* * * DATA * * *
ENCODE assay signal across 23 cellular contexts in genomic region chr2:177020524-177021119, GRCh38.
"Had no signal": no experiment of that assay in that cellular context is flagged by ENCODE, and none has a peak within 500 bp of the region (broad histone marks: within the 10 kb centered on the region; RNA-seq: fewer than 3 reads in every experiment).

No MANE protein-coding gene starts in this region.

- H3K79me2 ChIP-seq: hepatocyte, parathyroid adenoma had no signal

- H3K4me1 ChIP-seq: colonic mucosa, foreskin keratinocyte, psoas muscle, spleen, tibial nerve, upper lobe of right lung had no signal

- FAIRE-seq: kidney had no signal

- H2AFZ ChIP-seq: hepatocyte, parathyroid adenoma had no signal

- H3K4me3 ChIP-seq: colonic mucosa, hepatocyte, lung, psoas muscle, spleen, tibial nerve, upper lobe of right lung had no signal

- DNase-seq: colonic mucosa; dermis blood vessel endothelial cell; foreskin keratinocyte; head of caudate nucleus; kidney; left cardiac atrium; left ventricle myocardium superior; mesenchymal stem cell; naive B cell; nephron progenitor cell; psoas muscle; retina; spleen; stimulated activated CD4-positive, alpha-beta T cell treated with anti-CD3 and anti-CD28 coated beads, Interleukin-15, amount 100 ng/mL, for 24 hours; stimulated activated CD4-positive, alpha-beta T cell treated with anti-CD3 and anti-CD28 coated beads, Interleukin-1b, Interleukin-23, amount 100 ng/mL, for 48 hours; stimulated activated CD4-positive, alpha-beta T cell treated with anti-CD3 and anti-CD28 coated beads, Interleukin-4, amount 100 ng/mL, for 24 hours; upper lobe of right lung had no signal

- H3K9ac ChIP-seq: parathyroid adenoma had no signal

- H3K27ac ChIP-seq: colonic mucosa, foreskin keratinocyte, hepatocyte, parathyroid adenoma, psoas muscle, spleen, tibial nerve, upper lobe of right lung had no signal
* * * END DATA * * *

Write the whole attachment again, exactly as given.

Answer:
ENCODE assay signal across 23 cellular contexts in genomic region chr2:177020524-177021119, GRCh38.
"Had no signal": no experiment of that assay in that cellular context is flagged by ENCODE, and none has a peak within 500 bp of the region (broad histone marks: within the 10 kb centered on the region; RNA-seq: fewer than 3 reads in every experiment).

No MANE protein-coding gene starts in this region.

- H3K79me2 ChIP-seq: hepatocyte, parathyroid adenoma had no signal

- H3K4me1 ChIP-seq: colonic mucosa, foreskin keratinocyte, psoas muscle, spleen, tibial nerve, upper lobe of right lung had no signal

- FAIRE-seq: kidney had no signal

- H2AFZ ChIP-seq: hepatocyte, parathyroid adenoma had no signal

- H3K4me3 ChIP-seq: colonic mucosa, hepatocyte, lung, psoas muscle, spleen, tibial nerve, upper lobe of right lung had no signal

- DNase-seq: colonic mucosa; dermis blood vessel endothelial cell; foreskin keratinocyte; head of caudate nucleus; kidney; left cardiac atrium; left ventricle myocardium superior; mesenchymal stem cell; naive B cell; nephron progenitor cell; psoas muscle; retina; spleen; stimulated activated CD4-positive, alpha-beta T cell treated with anti-CD3 and anti-CD28 coated beads, Interleukin-15, amount 100 ng/mL, for 24 hours; stimulated activated CD4-positive, alpha-beta T cell treated with anti-CD3 and anti-CD28 coated beads, Interleukin-1b, Interleukin-23, amount 100 ng/mL, for 48 hours; stimulated activated CD4-positive, alpha-beta T cell treated with anti-CD3 and anti-CD28 coated beads, Interleukin-4, amount 100 ng/mL, for 24 hours; upper lobe of right lung had no signal

- H3K9ac ChIP-seq: parathyroid adenoma had no signal

- H3K27ac ChIP-seq: colonic mucosa, foreskin keratinocyte, hepatocyte, parathyroid adenoma, psoas muscle, spleen, tibial nerve, upper lobe of right lung had no signal